Daniel Vischer, a Green party MP, said he saw nothing wrong with two consenting adults having sex, even if they were related.

"Incest is a difficult moral question, but not one that is answered by penal law," he said. Read more

Wednesday, 8 December 2010

Sepp Blatter: Christians new enemy of World Cup soccer

[...] It has been reported that just prior to the vote by the 22-man committee, Blatter (who does not cast a vote unless there is a tie) reminded his charges about “the evils” of the British media. A BBC show recently alleged widespread corruption in FIFA’s ranks.

The humiliating vote was a clear reprisal on Blatter’s part.

But in his reaction to English outrage, he may have overstepped.

It was one thing for him to tell the Swiss weekly magazine Weltwoche that England are “bad losers.” They are. They have every reason to be. But they still are.

It was another thing to cast this controversy in the divisive terms of race and religion.

“I really sense in some reactions a bit of arrogance of the western world of Christian background. Some simply can’t bear it if others get a chance for a change,” Blatter told the magazine in an issue that will be published Thursday.

For the record, Blatter is a western Christian. But his power-base within FIFA has always come from cliques within the developing world. Read more

Wednesday, 1 December 2010

How should Christians think about sex? Jesus take me as I am

Ed: Part of a Guardian 'Comment is Free' discussion to which I have been asked to contribute. The writer of this first piece is Stephen Tomkins, contributing editor of and deputy editor of Third Way magazine.

[...] Augustine believed that this was how original sin was passed on from one generation to another. By being conceived in an act of passion, we are born damned. So, in order for the Mother of Christ to be free from sin herself, her parents were miraculously enabled to do the deed without physical pleasure. The obvious corollary is that the church should embrace in vitro fertilization as a way to create sinless humans (with complete mental willy control in men). I can't understand why it hasn't.

Not all western Christians today would take Augustine's word for all that, of course, but it's still a pretty dysfunctional spiritual heritage for us to have to deal with. Then again, secular society has the same ancestry if you go that far back, and its own sexual obsessions, though different to the churches', are evidently forbidden fruit of the same family tree.

Protestantism has escaped from much of the sex phobia of Catholicism, but not from the obsessive policing of private relationships, and putting sexual rules at the centre of right living.

If only western Christians could rediscover Augustine, and see that our whole sexual ethics is based on a man who was more scared of his plonker than he was of talking like one, and who wished he could work it like a finger puppet. Maybe we could clear away some of these obsessive regulations and get back to basics. Read more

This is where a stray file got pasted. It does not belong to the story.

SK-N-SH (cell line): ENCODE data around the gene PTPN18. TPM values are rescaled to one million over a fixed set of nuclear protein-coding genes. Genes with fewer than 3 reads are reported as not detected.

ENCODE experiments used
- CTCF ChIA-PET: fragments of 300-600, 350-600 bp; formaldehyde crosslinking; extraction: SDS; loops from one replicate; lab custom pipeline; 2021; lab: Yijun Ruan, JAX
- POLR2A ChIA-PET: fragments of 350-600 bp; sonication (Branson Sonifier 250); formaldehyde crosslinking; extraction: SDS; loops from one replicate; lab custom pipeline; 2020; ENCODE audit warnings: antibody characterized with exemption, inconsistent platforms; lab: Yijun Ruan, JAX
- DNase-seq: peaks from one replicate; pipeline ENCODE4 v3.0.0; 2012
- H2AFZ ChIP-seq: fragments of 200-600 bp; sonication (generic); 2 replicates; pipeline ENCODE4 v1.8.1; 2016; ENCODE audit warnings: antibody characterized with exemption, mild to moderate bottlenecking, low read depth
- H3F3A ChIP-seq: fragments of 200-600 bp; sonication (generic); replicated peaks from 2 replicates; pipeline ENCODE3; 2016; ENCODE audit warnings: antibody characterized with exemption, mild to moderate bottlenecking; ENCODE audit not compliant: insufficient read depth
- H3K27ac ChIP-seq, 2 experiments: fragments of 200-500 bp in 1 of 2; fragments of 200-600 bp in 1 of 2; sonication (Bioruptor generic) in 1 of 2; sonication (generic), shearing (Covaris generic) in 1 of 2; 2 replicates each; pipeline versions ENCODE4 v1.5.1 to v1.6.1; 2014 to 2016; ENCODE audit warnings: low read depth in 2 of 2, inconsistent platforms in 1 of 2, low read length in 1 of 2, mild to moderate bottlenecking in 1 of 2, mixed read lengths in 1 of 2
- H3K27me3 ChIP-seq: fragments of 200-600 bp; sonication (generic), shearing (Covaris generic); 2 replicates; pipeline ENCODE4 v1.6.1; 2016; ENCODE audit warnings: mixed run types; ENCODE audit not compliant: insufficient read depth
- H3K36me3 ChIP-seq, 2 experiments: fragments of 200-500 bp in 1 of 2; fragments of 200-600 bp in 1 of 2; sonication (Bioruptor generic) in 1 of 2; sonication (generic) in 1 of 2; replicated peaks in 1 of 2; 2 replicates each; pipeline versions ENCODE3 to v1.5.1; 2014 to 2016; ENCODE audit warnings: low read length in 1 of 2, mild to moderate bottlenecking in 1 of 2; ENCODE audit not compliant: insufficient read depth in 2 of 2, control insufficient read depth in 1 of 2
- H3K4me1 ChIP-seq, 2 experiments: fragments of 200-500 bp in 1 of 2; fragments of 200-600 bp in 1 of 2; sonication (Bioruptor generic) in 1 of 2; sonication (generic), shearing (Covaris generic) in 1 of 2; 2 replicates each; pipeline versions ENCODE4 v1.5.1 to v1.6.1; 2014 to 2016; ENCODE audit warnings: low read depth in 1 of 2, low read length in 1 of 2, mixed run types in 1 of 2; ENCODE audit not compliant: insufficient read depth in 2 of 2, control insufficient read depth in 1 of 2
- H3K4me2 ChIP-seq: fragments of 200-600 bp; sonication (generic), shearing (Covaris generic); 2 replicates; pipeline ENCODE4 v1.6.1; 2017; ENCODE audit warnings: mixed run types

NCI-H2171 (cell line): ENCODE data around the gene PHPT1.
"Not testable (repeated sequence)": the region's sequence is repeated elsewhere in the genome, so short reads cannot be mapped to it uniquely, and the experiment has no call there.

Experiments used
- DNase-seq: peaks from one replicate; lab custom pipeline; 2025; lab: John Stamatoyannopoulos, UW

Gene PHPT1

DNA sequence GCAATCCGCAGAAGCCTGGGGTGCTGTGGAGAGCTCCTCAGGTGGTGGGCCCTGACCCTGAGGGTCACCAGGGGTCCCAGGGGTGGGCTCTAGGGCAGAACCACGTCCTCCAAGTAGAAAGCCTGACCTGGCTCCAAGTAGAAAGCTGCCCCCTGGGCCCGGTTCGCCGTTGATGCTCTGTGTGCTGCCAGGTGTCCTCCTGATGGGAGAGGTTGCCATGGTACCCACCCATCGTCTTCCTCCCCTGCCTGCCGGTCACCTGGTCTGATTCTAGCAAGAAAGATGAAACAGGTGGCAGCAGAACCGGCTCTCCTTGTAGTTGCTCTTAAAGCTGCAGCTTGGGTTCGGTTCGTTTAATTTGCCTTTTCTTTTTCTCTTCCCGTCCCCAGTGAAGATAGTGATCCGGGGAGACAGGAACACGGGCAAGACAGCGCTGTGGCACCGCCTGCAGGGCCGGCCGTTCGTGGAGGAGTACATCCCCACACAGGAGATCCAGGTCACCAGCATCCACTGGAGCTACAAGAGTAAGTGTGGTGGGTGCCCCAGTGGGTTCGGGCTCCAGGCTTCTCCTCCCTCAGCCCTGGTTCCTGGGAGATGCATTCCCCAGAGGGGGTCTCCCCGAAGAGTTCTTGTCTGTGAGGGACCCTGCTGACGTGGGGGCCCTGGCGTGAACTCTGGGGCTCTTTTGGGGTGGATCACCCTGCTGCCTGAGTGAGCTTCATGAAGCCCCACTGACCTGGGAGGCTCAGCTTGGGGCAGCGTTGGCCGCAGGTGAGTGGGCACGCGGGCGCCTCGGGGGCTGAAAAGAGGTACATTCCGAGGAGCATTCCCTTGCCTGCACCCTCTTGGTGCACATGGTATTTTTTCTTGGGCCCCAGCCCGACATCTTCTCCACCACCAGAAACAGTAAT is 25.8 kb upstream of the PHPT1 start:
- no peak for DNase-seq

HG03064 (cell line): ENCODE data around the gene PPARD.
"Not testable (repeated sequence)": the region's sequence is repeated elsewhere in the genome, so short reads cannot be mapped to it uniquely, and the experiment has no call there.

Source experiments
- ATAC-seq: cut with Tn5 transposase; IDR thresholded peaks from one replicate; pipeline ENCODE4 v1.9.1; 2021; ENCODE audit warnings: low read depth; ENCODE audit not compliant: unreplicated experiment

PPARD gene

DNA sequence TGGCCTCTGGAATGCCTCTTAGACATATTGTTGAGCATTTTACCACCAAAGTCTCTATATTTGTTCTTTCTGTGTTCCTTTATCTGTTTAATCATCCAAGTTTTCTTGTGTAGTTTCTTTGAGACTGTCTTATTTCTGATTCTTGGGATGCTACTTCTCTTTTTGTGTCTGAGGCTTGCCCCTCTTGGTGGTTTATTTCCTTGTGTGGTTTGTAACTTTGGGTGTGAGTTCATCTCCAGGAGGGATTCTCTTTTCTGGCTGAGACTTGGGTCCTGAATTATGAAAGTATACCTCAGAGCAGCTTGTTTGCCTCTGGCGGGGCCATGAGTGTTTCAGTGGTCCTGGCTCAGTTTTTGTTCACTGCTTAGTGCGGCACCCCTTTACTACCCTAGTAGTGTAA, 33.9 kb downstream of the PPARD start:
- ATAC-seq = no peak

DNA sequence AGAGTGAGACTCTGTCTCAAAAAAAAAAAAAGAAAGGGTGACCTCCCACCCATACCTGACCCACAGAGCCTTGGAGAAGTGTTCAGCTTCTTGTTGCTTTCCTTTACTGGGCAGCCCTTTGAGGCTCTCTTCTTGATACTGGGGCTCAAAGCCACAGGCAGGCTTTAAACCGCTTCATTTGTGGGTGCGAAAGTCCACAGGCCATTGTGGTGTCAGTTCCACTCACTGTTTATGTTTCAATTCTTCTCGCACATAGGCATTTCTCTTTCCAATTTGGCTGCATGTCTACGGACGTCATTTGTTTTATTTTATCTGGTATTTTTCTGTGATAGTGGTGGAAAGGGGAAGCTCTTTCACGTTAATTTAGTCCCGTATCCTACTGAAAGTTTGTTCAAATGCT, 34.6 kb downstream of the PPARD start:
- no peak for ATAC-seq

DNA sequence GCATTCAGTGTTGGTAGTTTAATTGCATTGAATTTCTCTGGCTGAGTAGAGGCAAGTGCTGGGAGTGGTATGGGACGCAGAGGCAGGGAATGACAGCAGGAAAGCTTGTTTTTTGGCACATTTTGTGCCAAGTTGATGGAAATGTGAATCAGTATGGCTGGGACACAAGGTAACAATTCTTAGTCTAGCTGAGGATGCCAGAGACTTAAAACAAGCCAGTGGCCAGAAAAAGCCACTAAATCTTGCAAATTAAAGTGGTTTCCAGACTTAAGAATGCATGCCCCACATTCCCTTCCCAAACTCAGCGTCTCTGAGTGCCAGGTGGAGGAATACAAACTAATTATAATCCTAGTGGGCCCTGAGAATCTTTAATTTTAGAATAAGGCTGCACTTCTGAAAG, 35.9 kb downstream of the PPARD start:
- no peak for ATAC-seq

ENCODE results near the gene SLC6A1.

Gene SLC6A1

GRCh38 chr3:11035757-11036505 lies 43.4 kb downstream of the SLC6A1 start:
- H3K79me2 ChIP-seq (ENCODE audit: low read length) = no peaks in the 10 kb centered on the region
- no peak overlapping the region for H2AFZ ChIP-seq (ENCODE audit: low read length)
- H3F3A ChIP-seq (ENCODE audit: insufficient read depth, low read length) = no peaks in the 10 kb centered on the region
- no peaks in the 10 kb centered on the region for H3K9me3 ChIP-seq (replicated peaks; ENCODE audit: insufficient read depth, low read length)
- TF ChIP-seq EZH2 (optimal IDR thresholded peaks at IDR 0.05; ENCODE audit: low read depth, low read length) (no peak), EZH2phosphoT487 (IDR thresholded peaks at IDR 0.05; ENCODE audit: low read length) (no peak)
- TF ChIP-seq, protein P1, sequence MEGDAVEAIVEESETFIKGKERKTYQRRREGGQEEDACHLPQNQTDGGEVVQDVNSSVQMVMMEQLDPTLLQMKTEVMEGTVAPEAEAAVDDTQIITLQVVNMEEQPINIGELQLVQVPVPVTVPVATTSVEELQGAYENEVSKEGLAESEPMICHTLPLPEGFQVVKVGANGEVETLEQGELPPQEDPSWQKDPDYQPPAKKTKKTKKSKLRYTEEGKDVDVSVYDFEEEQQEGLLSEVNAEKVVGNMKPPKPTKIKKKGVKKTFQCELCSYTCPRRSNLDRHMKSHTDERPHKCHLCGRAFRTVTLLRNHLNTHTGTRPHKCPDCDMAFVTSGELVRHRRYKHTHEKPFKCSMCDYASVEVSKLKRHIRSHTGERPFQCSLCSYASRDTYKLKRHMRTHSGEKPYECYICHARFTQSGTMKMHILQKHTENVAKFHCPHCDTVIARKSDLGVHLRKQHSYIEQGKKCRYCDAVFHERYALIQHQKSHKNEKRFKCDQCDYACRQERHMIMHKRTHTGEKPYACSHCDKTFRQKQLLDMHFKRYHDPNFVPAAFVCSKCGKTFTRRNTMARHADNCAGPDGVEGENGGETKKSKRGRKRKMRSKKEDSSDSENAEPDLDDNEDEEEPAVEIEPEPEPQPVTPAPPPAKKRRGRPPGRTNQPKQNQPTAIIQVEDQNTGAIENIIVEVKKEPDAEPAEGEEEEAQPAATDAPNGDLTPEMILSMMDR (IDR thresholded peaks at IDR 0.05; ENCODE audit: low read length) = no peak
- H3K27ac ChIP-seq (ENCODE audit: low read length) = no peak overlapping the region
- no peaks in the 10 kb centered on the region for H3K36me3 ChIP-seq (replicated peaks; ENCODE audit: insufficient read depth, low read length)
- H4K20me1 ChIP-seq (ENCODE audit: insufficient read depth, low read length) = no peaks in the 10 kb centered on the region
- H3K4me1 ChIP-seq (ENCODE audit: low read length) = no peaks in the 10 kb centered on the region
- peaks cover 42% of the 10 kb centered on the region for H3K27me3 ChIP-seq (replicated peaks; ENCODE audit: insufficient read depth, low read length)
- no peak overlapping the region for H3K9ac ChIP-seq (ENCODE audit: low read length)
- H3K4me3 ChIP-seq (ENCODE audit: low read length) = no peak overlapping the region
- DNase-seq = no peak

Saturday, 27 November 2010

Empty seats in Dublin as Primates opt out

AT LEAST ten Primates from the Global South are now expected to boycott the Primates’ Meeting in Dublin in January.

In a statement released on Wednesday, five African Primates, members of the GAFCON Primates’ Council, confirmed that they would not attend the two-yearly meeting. In addition, it is understood that the Primate of South-East Asia, Dr John Chew; the Primate in Jerusalem & the Middle East, Dr Mouneer Anis; and the Primate of the Indian Ocean, the Most Revd Ian Ernest, will not go to Dublin.

Furthermore it is expected that two new Primates, Presiding Bishop Tito Zavala, Primate of the Southern Cone, and the Most Revd Onesphore Rwage, Primate of Rwanda, will also boycott the meeting. Read more

BlackRock's Larry Fink predicts euro will fall to $1.20 (0.76p)

The boss of the world’s largest money manager predicts that the euro, which has been hit by fears that Ireland's financial woes could spread to Portugal and Spain, will fall 10pc to $1.20 against the dollar.

Mr Fink told the Financial Times: “The fundamental problem is most European sovereign credit is owned by the banking system. The banking system was supported by the regulators’ credit ratings of sovereign credit, so you could have bought Ireland and it had the same credit rating as Germany at one time ... that policy was clearly wrong.”

On the huge amounts of government debt that European banks now hold, he added: “You have something that was freely understood and traded and people invested in it, to something that nobody wants.” Read more

Somali-born teen arrested in US car bomb sting

A Somali-born teenager was arrested yesterday for attempting to detonate what he thought was a car bomb at a Christmas Tree lighting ceremony in Oregon, US authorities said.

Mohamed Osman Mohamud, 19, was charged with attempting to use a weapon of mass destruction in connection with an alleged plot to bomb the annual event in downtown Portland, the FBI said in a statement late yesterday.